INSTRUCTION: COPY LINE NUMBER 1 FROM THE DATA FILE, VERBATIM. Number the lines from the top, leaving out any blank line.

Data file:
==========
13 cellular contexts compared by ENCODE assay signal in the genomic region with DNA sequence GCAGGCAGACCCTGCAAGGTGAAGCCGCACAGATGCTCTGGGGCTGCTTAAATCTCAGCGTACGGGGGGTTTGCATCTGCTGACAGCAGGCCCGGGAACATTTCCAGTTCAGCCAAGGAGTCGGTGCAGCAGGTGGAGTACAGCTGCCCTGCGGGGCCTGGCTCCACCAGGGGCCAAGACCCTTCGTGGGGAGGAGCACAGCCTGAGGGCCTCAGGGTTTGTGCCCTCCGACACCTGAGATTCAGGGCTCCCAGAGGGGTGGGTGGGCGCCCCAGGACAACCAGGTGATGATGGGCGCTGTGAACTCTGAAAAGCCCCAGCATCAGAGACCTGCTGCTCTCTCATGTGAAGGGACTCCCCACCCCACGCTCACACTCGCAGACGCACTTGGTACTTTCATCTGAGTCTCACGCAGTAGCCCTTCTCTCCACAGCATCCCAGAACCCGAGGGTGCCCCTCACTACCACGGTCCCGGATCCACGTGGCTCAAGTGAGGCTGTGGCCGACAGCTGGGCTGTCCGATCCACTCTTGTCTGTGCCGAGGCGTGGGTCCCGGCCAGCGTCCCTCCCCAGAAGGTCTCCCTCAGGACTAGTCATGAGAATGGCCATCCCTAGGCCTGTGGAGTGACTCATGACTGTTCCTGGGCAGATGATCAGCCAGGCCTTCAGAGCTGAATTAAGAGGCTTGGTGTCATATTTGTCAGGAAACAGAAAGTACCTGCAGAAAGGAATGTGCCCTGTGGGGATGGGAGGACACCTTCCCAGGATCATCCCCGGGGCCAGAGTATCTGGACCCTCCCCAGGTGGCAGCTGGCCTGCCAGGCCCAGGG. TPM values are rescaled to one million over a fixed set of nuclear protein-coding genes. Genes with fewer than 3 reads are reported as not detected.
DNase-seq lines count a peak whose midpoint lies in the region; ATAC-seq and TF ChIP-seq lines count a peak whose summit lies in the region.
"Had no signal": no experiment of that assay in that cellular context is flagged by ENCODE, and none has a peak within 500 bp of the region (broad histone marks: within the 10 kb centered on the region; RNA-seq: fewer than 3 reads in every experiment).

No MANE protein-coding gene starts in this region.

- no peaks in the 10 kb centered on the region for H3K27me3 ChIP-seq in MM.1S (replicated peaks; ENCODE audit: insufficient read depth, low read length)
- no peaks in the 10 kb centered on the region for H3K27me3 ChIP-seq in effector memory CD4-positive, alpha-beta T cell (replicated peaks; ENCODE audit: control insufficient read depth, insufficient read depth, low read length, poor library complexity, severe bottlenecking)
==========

13 cellular contexts compared by ENCODE assay signal in the genomic region with DNA sequence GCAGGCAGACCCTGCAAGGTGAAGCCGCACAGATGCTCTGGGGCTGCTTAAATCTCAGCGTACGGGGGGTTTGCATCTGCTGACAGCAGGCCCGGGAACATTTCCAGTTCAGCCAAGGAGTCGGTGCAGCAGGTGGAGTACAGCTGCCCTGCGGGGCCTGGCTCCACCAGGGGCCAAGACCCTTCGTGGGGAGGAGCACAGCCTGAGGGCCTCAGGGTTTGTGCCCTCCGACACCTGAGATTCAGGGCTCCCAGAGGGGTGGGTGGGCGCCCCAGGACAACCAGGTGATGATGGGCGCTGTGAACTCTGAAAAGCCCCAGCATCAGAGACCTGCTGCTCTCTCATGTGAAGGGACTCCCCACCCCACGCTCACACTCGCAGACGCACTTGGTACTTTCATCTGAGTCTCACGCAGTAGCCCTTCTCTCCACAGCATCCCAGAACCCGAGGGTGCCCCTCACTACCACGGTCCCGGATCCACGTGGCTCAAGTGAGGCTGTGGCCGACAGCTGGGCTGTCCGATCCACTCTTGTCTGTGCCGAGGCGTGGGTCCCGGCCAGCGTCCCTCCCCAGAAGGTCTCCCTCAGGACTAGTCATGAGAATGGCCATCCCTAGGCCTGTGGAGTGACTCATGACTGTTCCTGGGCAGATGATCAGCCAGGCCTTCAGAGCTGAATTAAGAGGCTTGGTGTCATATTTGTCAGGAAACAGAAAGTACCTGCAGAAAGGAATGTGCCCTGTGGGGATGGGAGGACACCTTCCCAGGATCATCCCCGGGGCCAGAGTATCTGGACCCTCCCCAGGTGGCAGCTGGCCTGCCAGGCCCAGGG. TPM values are rescaled to one million over a fixed set of nuclear protein-coding genes. Genes with fewer than 3 reads are reported as not detected.